The acute respiratory distress syndrome (ARDS) is a common and devastating form of acute lung injury that affects nearly 200,000 Americans each year. Presently, there are no medical therapies available for these critically ill patients, and the mortality remains unacceptably high at 30-50%. There are a paucity of investigators who perform high quality patient oriented research involving patients who have developed ARDS or are at risk for this syndrome. My interest in ARDS began during my fellowship. I was mentored by Dr. Polly Parsons with the support of the ARDS SCOR grant at the University of Colorado. After my fellowship, I continued to conduct clinical, translational, and epidemiological research concering ARDS at Emory University, and have received extramural funding for my work since 1996. My primary research studies examine the mechanisms by which alcohol abuse increases susceptibility to the development of ARDS. I have also expanded my interests in ARDS to include studies of acute neuromuscular dysfunction in ARDS patients, and epidemiological studies of patients with ARDS or sepsis using national databases. During this time, I was fortunate to have mentored 20 junior investigators in patient oriented research concerning ARDS. The majority of these trainees have remained in academic medicine and obtained independent funding for their research. Based on my prior success as a research mentor, I was recruited back to the University of Colorado to become the Head of Critical Care this July. The primary reason for my recruitment was to establish new collaborative projects with the many esteemed basic science researchers in the division and to mentor medical students, housestaff, and junior faculty who have an interest in patient oriented acute lung injury research. My ultimate charge from the Dean and Chairman of the Department of Medicine is to build a patient-oriented research program in the area of acute lung injury. With the support of this award, I will be able to establish myself as a leader in translational, clinical, and epidemiological research related to acute lung injury, to become a leader in the development of clinical and translational research in pulmonary and critical care medicine, and to train the next generation of physician-scientists.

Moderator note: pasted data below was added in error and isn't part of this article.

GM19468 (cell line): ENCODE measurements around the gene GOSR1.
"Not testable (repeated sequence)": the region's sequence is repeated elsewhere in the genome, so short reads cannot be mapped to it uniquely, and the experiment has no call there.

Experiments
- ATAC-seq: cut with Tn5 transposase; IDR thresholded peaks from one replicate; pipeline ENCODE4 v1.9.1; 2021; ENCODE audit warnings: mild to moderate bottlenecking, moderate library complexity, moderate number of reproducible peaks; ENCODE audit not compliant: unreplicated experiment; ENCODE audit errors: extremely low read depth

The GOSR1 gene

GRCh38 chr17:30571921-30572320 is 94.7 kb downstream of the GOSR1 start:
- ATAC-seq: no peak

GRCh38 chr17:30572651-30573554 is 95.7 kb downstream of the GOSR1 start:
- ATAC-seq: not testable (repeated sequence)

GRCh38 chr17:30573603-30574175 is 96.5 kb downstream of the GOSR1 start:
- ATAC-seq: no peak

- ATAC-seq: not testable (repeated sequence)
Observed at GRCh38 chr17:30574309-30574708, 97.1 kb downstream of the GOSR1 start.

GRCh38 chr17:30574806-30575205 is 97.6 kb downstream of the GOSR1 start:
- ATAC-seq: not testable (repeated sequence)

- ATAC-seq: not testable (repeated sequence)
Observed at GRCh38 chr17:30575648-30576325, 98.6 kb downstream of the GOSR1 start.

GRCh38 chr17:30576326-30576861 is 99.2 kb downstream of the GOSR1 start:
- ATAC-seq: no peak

National Institute of Health (NIH)
National Heart, Lung, and Blood Institute (NHLBI)
Midcareer Investigator Award in Patient-Oriented Research (K24)
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Special Emphasis Panel (ZHL1-CSR-R (M1))
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Colombini-Hatch, Sandra
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University of Colorado Denver
Internal Medicine/Medicine
Schools of Medicine
United States
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Kelmenson, Daniel A; Held, Natalie; Allen, Richard R et al. (2017) Outcomes of ICU Patients With a Discharge Diagnosis of Critical Illness Polyneuromyopathy: A Propensity-Matched Analysis. Crit Care Med 45:2055-2060
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Nordon-Craft, Amy; Malone, Dan; Schenkman, Margaret et al. (2016) Reply: Is an Earlier and More Intensive Physical Therapy Program Better? Am J Respir Crit Care Med 194:1032-1033
Kelmenson, Daniel A; Quan, Dianna; Nordon-Craft, Amy et al. (2016) Electrophysiological abnormalities can differentiate pre-hospital discharge functional status in critically ill patients with normal strength. Intensive Care Med 42:1504-5
Clark, Brendan J; Moss, Marc (2016) The Acute Respiratory Distress Syndrome: Dialing in the Evidence? JAMA 315:759-61
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Sottile, Peter D; Lynch, Ylinne; Mealer, Meredith et al. (2016) Association Between Resilience and Family Member Psychologic Symptoms in Critical Illness. Crit Care Med 44:e721-7
Sottile, Peter D; Nordon-Craft, Amy; Malone, Daniel et al. (2015) Patient and family perceptions of physical therapy in the medical intensive care unit. J Crit Care 30:891-5

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